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Surf Fishing Basics - by Steve McKenna


Steve McKenna is a surf fishing legend. He wrote this great overview when he worked at the shop in the late 2000's. We have updated as needed to replace products that no longer exist and to optimize the format for Google search. This kind of knowledge and experience stands the test of time. Enjoy.


About three years ago I started working at a large bait and tackle store located in Rhode Island. During the course of my job duties at the shop I routinely fielded a myriad of questions from hundreds of customers daily ranging from what’s the price of a dozen sea worms to where’s the restroom. Most of the inquiries directed towards me however centered on surfcasting for striped bass, probably since this is my expertise. A lot of these questions, as you might assume, are from inquisitive patrons who are just getting started in this method of saltwater fishing, or from those folks who have been only surf casting for a while and who are thirsty for detailed information so their trips to the shoreline will be more productive.
From this group of budding and novice surfcasters the questions asked of me are always the same:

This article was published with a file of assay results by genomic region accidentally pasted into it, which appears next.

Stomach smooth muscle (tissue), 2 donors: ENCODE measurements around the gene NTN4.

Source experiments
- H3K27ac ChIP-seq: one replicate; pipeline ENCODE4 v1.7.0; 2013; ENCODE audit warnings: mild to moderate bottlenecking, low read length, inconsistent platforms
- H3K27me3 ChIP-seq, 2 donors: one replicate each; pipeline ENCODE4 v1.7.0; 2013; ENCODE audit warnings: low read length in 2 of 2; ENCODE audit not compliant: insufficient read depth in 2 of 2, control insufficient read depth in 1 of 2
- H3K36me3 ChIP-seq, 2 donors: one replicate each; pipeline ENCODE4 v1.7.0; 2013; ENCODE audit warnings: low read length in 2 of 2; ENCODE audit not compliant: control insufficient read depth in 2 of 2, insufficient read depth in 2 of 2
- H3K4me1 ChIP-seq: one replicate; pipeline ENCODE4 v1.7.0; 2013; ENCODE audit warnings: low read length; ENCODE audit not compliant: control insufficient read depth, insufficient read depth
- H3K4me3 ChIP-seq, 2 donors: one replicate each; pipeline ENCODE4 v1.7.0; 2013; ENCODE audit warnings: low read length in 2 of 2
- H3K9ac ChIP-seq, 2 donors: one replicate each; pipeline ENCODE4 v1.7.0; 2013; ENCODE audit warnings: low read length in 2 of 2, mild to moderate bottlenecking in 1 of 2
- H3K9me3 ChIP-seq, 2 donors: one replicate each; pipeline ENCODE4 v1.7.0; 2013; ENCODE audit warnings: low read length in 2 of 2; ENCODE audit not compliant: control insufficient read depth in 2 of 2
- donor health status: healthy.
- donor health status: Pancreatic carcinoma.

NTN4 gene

• What gear do I need?
  • What lure or bait should I be using? And...
  • Where’s the best place to catch a striper?

It is those three pressing questions which have motivated me to write this article. Therefore, the following is a fundamental guide which will answer those important aforementioned questions and hopefully make surf casting a bit easier, much more enjoyable and perhaps, result in all of you new people landing a keeper or two during the upcoming season. Let’s get started!


Essential Surf Fishing Gear

Before setting foot on the beach a neophyte surf-caster must acquire several pieces of rudimentary gear which are absolutely necessary. The foundation of any successful surf-fishing endeavor includes proper rod, reel, and line selection plus other fundamental accessories.

Surf Rod

Walk into any well stocked tackle store and a new person to surf-fishing will quickly be overwhelmed. There are just too many choices. To reduce your anxiety level a bit, try to adhere to the following simple formula when selecting a good rod for the surf.

First of all, beginners are strongly advised to stay away from conventional tackle, i.e. revolving spool reels and matching rods. This style of fishing tackle can be difficult to master which may detract from a rookie’s overall enjoyment. Therefore, a surf rod coupled with a spinning reel should be your first choice. Said rod should be at least 8 ½ feet with a 9 footer being the best overall length. Moreover, this stick is best in medium action with lure weight ratings between 3/4 oz. to 2 or at most 2 ½ oz. Your surf rod should also have a reel seat made of graphite/stainless steel composite for convenience. And a good surf stick should have a set of ceramic guides and tip top.